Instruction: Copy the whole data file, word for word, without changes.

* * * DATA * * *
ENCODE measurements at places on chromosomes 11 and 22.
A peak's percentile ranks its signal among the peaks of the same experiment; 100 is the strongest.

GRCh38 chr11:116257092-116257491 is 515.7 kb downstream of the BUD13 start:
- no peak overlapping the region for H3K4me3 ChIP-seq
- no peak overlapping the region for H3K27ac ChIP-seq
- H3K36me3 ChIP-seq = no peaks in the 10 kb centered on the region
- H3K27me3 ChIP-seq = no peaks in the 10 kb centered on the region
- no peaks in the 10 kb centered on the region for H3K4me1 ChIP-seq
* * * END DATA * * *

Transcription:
ENCODE measurements at places on chromosomes 11 and 22.
A peak's percentile ranks its signal among the peaks of the same experiment; 100 is the strongest.

GRCh38 chr11:116257092-116257491 is 515.7 kb downstream of the BUD13 start:
- no peak overlapping the region for H3K4me3 ChIP-seq
- no peak overlapping the region for H3K27ac ChIP-seq
- H3K36me3 ChIP-seq = no peaks in the 10 kb centered on the region
- H3K27me3 ChIP-seq = no peaks in the 10 kb centered on the region
- no peaks in the 10 kb centered on the region for H3K4me1 ChIP-seq